Apple has filed an appeal against the ruling of Epic Games vs. Apple where the court ordered the Cupertino tech giant to allow developers to offer alternative payment options in its App Store. The company is seeking to stay an injunction that would delay changes to its App Store’s “anti-steering” terms.
Apple trying to delay App Store changes ordered by the court in the Epic Games vs. Apple ruling
Apple filed a notice of appeal on Friday from the final judgment and order of permanent injunction entered on September 10, 2021, given by U.S. District Judge Yvonne Gonzalez Rogers.
Notice is hereby given that Defendant Apple Inc. appeals to the United States Court of Appeals for the Ninth Circuit from the final judgment and order of permanent injunction entered on September 10, 2021 (Dkts. 813 & 816), as well as all rulings, orders, findings, and conclusions leading up to that judgment and order, including but not limited to those set forth in the Rule 52 Order After Trial on the Merits (Dkt. 812).
On September 10, Judge Rogers gave her verdict in the high-profile case of Epic Games vs. Apple. The court ruled in favor of Epic on the count of California’s Unfair Competition Law that Apple’s anti-steering policy is anti-competitive. But ruled in Apple’s favor on all other counts. In addition, the court forbade the Cupertino tech giant from forcing developers to use its App Store payment method.
In addition to the notice of appeal, Apple asked the court to stay the injunction until the appeals, in this case, are resolved. The tech giant said that it “understands and respects the Court’s concerns regarding communications between developers and consumers” and that it is “carefully working through many complex issues across a global landscape, seeking to enhance information flow while protecting both the efficient functioning of the App Store and the security and privacy of Apple’s customers.”
In its appeal, Apple says the enforcement of the injunction “would upset the careful balance between developers and customers provided by the App Store, and would irreparably harm both Apple and consumers.” The company went on to say it wants to “protect consumers and safeguard its platform while the company works through the complex and rapidly evolving legal, technological, and economic issues that any revisions to this Guideline would implicate.”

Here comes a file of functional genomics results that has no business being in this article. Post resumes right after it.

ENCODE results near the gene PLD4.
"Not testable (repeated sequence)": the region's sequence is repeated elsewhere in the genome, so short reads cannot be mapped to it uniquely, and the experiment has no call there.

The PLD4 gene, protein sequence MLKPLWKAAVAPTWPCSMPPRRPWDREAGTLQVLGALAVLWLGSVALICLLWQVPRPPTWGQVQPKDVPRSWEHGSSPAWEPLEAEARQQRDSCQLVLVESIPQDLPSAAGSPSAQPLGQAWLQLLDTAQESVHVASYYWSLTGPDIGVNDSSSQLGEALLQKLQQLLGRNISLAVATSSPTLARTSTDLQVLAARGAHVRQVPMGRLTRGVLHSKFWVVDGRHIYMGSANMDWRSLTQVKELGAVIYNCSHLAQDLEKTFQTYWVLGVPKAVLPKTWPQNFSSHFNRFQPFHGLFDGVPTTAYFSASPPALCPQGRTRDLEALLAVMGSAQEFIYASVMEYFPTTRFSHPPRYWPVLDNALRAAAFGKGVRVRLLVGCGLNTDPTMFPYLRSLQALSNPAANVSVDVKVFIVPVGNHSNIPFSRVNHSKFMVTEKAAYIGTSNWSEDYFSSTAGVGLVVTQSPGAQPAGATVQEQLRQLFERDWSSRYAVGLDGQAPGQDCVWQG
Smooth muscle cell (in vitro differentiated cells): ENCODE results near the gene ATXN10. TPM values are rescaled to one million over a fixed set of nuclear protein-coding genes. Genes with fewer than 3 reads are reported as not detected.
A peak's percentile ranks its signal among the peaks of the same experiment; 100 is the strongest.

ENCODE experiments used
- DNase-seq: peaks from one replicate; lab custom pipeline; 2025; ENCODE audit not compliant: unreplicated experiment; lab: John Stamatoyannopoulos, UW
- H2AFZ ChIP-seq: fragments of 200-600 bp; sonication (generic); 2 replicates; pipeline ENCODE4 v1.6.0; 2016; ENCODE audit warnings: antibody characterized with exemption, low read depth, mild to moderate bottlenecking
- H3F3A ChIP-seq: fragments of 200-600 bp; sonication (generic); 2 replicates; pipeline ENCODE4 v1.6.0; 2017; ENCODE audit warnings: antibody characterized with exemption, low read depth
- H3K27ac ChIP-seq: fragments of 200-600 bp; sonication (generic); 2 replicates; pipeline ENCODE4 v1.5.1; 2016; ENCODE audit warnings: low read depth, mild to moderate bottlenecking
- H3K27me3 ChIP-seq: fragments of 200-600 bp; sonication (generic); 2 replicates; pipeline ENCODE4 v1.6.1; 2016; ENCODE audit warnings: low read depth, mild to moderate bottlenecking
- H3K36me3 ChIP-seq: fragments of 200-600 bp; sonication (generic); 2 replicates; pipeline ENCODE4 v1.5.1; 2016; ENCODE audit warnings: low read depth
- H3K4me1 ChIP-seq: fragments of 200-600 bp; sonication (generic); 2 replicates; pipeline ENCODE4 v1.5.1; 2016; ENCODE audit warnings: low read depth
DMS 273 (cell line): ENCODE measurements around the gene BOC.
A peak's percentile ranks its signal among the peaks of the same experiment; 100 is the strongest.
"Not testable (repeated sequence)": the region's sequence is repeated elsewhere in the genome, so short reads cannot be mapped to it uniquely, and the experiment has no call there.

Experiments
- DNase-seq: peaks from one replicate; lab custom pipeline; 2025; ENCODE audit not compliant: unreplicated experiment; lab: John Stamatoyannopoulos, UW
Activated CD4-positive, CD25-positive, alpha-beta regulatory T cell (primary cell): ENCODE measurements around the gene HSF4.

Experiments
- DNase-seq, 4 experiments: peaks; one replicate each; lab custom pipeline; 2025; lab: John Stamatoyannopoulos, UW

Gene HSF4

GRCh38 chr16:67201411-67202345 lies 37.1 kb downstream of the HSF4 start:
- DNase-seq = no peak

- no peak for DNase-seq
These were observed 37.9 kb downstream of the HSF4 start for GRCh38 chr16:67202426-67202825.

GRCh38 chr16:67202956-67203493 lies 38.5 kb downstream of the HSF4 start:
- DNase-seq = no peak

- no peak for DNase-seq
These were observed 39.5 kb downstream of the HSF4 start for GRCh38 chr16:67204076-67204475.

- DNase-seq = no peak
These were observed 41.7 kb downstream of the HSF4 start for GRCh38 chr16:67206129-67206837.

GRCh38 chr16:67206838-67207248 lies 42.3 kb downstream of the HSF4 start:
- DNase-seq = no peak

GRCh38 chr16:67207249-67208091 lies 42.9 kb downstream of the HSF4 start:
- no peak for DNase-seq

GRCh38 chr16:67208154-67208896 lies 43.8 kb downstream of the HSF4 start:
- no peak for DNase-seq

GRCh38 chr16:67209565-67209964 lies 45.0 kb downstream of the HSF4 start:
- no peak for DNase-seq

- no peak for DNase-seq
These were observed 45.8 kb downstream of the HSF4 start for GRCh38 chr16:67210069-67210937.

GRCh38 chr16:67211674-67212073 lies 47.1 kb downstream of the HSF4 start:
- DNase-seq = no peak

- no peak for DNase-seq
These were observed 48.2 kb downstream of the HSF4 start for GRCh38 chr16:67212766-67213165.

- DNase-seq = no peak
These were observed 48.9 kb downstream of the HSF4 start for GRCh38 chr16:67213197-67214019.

There are many complexities to running the global iOS ecosystem, with close to 200 storefronts, millions of developers, and billions of customers. As the Court recognized, Apple operates in a dynamic environment, with the trial being a “snapshot” at a single point in time in a “moving stream.” Implementing the injunction on December 9 could have unintended downstream consequences for consumers and the platform as a whole. Apple is working hard to address these difficult issues in a changing world, enhancing information flow without compromising the consumer experience. A stay of the injunction would permit Apple to do so in a way that maintains the integrity of the ecosystem, and that could obviate the need for any injunction regarding steering.
Apple also reiterated that that alternative payment systems in apps could threaten user privacy and security saying “links and buttons to alternate payment mechanisms are fraught with risk,” and that developers could try to take advantage of users.
Companies are already looking to offer alternative payment options to developers to implement in their apps. Recently, software company Paddle has announced an alternative to Apple’s in-app purchase system in App Store. The new service is slated for release on 7th December 2021, in line with the terms of the court ruling.
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